Thank you Google, thank you Samsung, I’ll definitely consider buying some shares. You
    successfully tackle even the most stubborn of your privacy concerned users by
    creating the perfect no-opt (and broken) system when it comes to privacy protection.

    • SSDROiD

      Did you realize there's a very, VERY easy solution to your problem? 1. You could've bought an Android phone that isn't Samsung if Samsung Knox bothers you. You could've not bought an Android phone if the fact that Google hasn't implemented App Ops yet bothers you. I really don't see how anyone else is to blame but you in your situation. I am starting to get a feeling that you might be a troll, though, as all of this has been clear for months for anyone doing research, so this might be my last comment to you.

  • http://cobravision.wordpress.com/ Cobravision

    I actually like the fingerprint scanner and it works very reliably for me with one hand. Of course, that was after some experimenting and following suggestions from online forums. But Samsung has done nothing to help people make it work. If you only follow the tutorial (which is most people) it won't work properly and implies you need two hands (which isn't true). It's very much like early Android -- "this feature is awesome -- IF you know how to use it".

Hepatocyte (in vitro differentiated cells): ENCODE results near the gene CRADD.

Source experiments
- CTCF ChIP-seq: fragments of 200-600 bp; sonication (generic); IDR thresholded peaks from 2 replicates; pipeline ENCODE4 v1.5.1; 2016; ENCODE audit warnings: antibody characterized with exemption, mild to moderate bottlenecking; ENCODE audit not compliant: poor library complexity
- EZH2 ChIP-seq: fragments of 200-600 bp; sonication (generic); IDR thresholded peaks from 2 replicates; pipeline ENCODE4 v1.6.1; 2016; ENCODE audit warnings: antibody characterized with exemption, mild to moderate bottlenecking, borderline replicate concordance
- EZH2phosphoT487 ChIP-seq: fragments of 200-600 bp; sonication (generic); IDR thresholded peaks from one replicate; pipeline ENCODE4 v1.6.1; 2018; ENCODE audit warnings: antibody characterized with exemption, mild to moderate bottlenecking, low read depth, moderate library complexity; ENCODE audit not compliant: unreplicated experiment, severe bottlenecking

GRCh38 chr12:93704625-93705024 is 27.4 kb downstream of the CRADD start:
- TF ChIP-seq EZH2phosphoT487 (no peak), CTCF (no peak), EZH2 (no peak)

• MO

    great and awesome review.

    samsung please fix your TouchWiz issues
    and never remove the button :D

    • Android Developer

      Which button? the home button?

  • Cory Crew

    Sounds like I would love the AOSP version but with samsung's camera modifiations

  • Smansung

    He says that his battery life lasts him 3 days, I feel like the battery life on my phone is not nearly as good. When I leave my phone on standby mode on wifi the battery goes down to about 60 within 5 hours. Is this normal or is my battery bad.

  • jamesfuston

    Here are a few reasons I returned the S5 and went back to my Nexus 5 with GPS issues:
    - As mentioned in the article, the S5 camera is TERRIBLE in the dark. HDR, stabilization, it doesn't matter. It's just bad. 16MP of (software) stabilized HDR produced unreadable text across a small room, where the Nexus 5 HDR was crystal clear. It's not okay to leave true OIS off a camera like this.

    - I don't know why hardware keys on Samsung phones cause input delay, but they do. Noticeably. (no, I'm not talking about the S-voice home button delay)

    - Samsung cranked the scrolling acceleration WAY up. It scrolls so quickly that everything chops and stutters when scrolling through content. Even in Carousel, which is specifically designed NOT to skip and stutter.